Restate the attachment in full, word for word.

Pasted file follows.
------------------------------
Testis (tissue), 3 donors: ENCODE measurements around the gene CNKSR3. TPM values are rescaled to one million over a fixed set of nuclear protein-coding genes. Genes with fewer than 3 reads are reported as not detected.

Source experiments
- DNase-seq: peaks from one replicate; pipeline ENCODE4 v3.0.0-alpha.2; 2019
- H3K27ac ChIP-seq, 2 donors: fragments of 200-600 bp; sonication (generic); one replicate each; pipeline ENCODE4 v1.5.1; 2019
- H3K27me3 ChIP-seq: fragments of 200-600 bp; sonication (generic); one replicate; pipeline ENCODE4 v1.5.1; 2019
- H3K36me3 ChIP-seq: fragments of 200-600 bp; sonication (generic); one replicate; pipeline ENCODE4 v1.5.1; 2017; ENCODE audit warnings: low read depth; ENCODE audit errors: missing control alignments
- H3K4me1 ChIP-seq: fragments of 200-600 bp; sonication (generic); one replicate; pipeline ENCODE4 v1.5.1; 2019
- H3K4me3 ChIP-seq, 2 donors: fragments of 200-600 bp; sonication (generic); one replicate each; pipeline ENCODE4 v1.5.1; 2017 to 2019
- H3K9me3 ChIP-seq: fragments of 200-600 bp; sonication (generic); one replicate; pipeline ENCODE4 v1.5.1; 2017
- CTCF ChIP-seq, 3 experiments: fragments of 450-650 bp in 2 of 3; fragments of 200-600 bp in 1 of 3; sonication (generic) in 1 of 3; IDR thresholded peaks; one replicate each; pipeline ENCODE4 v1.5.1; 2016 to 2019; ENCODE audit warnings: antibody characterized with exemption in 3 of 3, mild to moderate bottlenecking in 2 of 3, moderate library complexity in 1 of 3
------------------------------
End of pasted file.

Testis (tissue), 3 donors: ENCODE measurements around the gene CNKSR3. TPM values are rescaled to one million over a fixed set of nuclear protein-coding genes. Genes with fewer than 3 reads are reported as not detected.

Source experiments
- DNase-seq: peaks from one replicate; pipeline ENCODE4 v3.0.0-alpha.2; 2019
- H3K27ac ChIP-seq, 2 donors: fragments of 200-600 bp; sonication (generic); one replicate each; pipeline ENCODE4 v1.5.1; 2019
- H3K27me3 ChIP-seq: fragments of 200-600 bp; sonication (generic); one replicate; pipeline ENCODE4 v1.5.1; 2019
- H3K36me3 ChIP-seq: fragments of 200-600 bp; sonication (generic); one replicate; pipeline ENCODE4 v1.5.1; 2017; ENCODE audit warnings: low read depth; ENCODE audit errors: missing control alignments
- H3K4me1 ChIP-seq: fragments of 200-600 bp; sonication (generic); one replicate; pipeline ENCODE4 v1.5.1; 2019
- H3K4me3 ChIP-seq, 2 donors: fragments of 200-600 bp; sonication (generic); one replicate each; pipeline ENCODE4 v1.5.1; 2017 to 2019
- H3K9me3 ChIP-seq: fragments of 200-600 bp; sonication (generic); one replicate; pipeline ENCODE4 v1.5.1; 2017
- CTCF ChIP-seq, 3 experiments: fragments of 450-650 bp in 2 of 3; fragments of 200-600 bp in 1 of 3; sonication (generic) in 1 of 3; IDR thresholded peaks; one replicate each; pipeline ENCODE4 v1.5.1; 2016 to 2019; ENCODE audit warnings: antibody characterized with exemption in 3 of 3, mild to moderate bottlenecking in 2 of 3, moderate library complexity in 1 of 3